17 posts tagged with Disney by filthy light thief.
Displaying 1 through 17 of 17.
The history of paper engineering in books, or the making of "pop-up books" didn't start as a way to entertain children, but in the search for more tools to educate adults, including some proto-computers from as early as the 13th century. Let Ellen G. K. Rubin, known also as The Popup Lady, regale and inform you at length, in either the form of a 50 minute presentation for the Smithsonian Libraries, or read through her website, where she has a timeline of movable books and see the glossary for definitions of the different movements as starting points. Or you can browse the Smithsonian's digital exhibition (the physical exhibition ended a few years ago). And of course, there's plenty more online. [more inside]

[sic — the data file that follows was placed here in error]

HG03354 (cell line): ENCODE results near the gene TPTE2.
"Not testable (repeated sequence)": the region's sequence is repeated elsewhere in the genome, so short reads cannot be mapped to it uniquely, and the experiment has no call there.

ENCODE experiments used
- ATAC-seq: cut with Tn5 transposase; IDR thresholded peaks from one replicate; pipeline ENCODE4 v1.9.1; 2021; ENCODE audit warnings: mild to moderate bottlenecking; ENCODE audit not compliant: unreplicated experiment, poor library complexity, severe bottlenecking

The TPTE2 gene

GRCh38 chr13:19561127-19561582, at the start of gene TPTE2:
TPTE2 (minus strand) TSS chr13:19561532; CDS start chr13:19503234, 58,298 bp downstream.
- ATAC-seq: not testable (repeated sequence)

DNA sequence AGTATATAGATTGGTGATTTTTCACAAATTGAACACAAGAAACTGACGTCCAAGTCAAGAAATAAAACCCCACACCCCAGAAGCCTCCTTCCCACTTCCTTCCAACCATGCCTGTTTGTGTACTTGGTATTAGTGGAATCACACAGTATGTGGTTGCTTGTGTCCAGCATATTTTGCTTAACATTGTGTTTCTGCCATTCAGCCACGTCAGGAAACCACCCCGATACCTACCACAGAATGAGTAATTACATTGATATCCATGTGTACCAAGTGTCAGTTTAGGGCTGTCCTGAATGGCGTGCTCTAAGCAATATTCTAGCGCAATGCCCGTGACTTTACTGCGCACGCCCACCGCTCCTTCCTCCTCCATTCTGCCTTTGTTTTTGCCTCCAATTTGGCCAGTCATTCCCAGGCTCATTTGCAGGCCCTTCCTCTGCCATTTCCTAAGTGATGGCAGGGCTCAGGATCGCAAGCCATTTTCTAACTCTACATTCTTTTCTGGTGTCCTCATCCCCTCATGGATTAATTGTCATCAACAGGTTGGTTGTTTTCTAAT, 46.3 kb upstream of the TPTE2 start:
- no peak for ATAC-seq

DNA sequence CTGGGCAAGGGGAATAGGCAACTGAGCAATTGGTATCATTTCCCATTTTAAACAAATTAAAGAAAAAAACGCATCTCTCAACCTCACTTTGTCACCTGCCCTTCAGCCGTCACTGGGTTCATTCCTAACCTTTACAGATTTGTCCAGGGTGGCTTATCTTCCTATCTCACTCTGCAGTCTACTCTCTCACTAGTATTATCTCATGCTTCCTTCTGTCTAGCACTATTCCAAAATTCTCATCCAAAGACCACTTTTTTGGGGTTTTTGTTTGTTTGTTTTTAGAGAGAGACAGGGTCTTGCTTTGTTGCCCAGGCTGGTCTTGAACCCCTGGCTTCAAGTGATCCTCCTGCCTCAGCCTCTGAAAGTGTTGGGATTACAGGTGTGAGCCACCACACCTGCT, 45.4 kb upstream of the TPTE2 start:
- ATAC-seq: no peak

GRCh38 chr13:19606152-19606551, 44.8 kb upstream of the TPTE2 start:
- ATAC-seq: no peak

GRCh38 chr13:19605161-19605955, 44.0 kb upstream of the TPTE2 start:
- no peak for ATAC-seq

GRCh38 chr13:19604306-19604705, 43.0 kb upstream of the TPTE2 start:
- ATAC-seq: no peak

It's a lot of work defending the title of manliest man in town. There are the stubborn children who don't concede when they've lost a verbal bout, and that time a tricky eleven-year old girl who bested you at arm wrestling. But every now and again, Gaston gets the chance to shine. After all, he has biceps to spare.
Kat Chow, with NPR's Code Switch, put together a short piece on the history and the prevalence of the well-known nine note "stereotypical Asian theme." As described in a 2005 Straight Dope forum question: You know, the one that goes dee dee dee dee duh duh dee dee duh. Featured heavily in braindead Hollywood flicks made by clueless directors who want to give a scene an "oriental" feel. Also a variation of it can be heard in David Bowie's "China Girl." [more inside]